What the bill does -- and DOESN'T -- do:
This bill is intended to encourage energy suppliers to use Maryland renewable energy, and to promote green jobs in Maryland.
Unfortunately, what the bill's proponents say it accomplishes and what it actually does are two very different things. The bill raises the current requirement that 20% of Maryland's energy be "renewable" to 25%.
As you can see from the chart above, less than 10% of Maryland's energy production is renewable (
although the chart is from 2012, the percent of renewable energy produced in Maryland has not yet risen to 10%).
Thus, Maryland's energy suppliers can't buy enough renewable energy in Maryland to meet the required 20% current goal, much less a 25% goal. Consequently, power suppliers have no choice but to sell us energy from non-renewable sources to meet Maryland's energy needs; they cannot sell us what does not exist.
So how does the bill address this problem?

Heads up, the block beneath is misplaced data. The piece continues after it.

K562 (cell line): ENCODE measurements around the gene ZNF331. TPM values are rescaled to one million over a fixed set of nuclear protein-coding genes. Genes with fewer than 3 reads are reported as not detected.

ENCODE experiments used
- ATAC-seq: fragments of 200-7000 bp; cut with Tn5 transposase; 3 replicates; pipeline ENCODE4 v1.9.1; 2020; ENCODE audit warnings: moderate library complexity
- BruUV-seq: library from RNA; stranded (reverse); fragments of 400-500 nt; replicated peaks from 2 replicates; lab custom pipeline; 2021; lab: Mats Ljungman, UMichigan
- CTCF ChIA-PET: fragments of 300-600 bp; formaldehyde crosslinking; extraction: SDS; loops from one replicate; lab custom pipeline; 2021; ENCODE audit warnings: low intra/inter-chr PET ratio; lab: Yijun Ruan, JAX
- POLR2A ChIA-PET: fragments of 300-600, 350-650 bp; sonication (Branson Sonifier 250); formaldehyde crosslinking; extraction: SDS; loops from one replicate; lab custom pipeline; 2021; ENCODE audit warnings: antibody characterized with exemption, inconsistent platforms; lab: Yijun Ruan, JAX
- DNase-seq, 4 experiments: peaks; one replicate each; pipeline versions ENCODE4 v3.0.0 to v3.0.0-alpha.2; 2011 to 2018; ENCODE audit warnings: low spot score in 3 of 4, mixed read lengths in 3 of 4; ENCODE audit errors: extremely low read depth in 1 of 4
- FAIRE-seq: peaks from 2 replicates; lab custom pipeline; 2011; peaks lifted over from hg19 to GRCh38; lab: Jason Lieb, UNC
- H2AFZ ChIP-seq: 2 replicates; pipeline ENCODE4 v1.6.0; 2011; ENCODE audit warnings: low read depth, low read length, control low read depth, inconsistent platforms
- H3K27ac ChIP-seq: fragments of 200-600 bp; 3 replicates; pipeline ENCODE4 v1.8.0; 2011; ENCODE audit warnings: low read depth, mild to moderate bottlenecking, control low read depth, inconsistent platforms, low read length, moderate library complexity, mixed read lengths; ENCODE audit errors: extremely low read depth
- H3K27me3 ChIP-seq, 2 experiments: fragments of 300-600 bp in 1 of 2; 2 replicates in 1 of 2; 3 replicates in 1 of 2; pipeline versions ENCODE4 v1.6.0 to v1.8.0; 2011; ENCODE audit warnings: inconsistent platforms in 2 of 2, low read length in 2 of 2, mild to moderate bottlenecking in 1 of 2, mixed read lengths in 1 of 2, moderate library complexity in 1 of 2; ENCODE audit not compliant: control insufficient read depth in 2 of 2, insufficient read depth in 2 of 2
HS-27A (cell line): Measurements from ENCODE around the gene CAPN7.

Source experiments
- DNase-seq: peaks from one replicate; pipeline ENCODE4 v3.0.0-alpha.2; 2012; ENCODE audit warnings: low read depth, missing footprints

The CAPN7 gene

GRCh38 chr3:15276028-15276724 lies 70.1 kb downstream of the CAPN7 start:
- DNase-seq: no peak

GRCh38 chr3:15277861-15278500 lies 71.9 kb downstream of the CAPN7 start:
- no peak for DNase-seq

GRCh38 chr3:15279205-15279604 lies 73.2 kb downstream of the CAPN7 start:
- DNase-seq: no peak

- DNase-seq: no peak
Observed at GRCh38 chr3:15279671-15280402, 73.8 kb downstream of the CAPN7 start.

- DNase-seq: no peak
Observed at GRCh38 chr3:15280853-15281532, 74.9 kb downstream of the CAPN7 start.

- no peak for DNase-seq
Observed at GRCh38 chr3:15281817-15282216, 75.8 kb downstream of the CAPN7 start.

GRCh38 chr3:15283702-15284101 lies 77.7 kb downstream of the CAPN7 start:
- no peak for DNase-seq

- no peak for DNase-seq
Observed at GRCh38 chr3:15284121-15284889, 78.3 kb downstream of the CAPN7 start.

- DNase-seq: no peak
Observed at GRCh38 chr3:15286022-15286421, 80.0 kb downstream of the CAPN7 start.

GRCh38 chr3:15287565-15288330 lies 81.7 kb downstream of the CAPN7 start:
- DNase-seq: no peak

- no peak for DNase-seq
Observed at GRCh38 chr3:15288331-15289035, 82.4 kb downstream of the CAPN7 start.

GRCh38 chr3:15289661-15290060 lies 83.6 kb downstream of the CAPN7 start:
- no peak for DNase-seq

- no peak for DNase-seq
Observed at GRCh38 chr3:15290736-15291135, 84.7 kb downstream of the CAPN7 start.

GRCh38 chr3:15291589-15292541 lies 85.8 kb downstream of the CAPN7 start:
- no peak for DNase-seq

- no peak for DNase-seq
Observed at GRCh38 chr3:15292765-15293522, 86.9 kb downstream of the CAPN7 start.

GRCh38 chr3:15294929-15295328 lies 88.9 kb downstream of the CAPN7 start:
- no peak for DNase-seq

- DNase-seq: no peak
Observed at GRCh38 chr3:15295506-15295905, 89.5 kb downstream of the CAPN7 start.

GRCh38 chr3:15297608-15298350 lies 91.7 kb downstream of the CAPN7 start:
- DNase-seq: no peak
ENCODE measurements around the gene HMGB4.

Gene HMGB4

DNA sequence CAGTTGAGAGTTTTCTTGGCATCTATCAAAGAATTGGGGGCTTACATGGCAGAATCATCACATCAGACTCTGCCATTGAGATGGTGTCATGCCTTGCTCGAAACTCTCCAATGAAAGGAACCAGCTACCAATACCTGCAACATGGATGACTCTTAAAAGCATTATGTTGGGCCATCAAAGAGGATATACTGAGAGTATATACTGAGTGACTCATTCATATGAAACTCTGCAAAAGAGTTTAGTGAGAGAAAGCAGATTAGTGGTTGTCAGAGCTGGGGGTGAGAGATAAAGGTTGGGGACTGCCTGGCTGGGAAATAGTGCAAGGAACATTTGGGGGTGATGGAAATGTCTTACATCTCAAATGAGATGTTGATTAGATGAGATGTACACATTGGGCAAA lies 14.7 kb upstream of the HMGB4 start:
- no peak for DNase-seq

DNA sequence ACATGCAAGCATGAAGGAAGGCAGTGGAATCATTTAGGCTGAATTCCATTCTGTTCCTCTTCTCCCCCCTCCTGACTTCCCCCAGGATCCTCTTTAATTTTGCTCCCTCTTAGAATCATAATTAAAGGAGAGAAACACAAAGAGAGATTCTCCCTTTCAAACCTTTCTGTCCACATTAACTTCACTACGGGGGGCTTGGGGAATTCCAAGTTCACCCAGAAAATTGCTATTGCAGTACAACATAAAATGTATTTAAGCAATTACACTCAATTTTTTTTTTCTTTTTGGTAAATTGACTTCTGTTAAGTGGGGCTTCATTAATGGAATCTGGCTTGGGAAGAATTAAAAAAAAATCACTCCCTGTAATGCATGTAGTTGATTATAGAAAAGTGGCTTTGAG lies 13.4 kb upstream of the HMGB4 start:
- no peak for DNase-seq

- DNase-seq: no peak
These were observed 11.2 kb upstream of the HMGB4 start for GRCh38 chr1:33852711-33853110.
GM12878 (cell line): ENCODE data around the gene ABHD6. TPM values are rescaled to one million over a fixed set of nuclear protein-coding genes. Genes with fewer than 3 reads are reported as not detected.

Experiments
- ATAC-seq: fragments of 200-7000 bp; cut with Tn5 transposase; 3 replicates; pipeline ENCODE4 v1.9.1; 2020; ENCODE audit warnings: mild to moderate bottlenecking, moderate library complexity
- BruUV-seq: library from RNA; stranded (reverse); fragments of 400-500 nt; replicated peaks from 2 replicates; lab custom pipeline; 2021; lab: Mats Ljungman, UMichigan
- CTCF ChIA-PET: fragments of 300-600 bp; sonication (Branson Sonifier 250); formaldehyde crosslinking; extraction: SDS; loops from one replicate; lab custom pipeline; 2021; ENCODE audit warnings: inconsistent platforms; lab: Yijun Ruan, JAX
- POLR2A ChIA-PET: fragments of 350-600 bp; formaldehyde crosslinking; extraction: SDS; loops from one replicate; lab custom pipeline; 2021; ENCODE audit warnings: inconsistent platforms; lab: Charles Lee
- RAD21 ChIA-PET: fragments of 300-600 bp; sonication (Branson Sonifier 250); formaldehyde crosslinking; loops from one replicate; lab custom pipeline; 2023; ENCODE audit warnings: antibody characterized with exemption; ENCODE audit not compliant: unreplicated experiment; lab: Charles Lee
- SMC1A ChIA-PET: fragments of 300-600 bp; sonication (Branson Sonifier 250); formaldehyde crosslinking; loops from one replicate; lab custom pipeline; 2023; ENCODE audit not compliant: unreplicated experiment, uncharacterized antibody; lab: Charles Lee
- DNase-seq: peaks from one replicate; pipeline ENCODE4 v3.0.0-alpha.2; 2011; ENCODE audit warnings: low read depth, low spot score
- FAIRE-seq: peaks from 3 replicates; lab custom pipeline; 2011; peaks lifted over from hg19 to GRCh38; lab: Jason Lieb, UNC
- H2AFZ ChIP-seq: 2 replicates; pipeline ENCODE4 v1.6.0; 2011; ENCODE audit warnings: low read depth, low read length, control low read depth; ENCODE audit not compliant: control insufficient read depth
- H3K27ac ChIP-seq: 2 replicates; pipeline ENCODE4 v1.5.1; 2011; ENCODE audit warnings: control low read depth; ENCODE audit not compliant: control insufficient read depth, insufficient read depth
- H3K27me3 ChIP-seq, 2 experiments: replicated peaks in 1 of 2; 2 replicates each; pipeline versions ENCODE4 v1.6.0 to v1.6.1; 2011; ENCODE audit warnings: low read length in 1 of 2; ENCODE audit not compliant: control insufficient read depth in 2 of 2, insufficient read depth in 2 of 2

It requires power suppliers to buy "RECS" (renewable energy credits) from power suppliers who produce renewable energy -- mostly, from other states. The cost of these RECs has increased from $2 million in 2008 to $126 million in 2015, and is expected to grow to $200 million by 2020 to comply with this legislation.
It goes without saying that the cost of these RECs is passed along to Maryland ratepayers. This is clearly an unfair tax on ratepayers for not using wind, solar, and other renewable energy sources that are unavailable in the amounts required by the bill.
It seems ridiculous to pay a tax that does little to encourage the production of renewable energy in Maryland; but it is unthinkable to send the tax revenue to another state where it is actually used to create green jobs and produce renewable energy.
And that is exactly what this bill does; it does for other states what it was supposed to do for Maryland -- only we pay the bill.
Maryland Public Service Commission's Renewable Energy Portfolio Standard Report;
Delegate Herb McMillan, House floor speech, February, 2017